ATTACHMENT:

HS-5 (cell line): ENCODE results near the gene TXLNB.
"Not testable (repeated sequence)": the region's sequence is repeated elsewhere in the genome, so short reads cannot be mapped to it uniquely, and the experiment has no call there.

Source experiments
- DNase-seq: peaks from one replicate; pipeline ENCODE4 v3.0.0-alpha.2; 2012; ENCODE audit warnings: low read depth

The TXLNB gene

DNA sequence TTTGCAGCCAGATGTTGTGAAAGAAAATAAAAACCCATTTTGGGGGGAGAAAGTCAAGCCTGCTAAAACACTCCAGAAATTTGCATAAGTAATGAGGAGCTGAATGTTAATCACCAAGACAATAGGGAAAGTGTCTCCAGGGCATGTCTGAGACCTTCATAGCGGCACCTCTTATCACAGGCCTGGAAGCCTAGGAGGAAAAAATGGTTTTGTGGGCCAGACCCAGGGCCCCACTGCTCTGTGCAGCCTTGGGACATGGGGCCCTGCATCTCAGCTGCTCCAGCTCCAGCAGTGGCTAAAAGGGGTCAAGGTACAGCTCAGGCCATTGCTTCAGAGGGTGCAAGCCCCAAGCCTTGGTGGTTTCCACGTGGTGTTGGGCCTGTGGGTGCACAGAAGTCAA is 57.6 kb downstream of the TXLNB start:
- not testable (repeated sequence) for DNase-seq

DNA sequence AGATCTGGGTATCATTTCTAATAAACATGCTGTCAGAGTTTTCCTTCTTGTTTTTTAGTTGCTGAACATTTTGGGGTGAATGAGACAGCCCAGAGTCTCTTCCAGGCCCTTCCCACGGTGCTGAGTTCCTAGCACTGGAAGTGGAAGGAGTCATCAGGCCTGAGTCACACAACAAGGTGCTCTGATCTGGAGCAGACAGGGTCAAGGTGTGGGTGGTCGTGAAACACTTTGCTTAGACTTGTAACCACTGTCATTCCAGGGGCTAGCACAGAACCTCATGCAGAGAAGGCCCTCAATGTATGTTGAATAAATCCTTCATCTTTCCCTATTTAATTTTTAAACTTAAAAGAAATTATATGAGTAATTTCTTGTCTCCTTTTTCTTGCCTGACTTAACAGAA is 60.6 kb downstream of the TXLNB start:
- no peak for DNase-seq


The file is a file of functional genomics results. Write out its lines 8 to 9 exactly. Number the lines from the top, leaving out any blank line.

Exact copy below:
DNA sequence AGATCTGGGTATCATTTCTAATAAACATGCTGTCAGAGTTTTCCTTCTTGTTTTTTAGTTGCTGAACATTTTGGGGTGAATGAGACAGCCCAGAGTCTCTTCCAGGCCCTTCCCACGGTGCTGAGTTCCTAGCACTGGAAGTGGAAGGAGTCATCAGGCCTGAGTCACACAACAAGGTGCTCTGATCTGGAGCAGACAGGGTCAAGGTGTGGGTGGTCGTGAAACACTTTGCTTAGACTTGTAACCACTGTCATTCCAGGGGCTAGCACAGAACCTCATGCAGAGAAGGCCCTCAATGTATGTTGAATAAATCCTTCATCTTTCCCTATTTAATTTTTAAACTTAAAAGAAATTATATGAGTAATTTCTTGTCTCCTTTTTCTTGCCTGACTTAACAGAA is 60.6 kb downstream of the TXLNB start:
- no peak for DNase-seq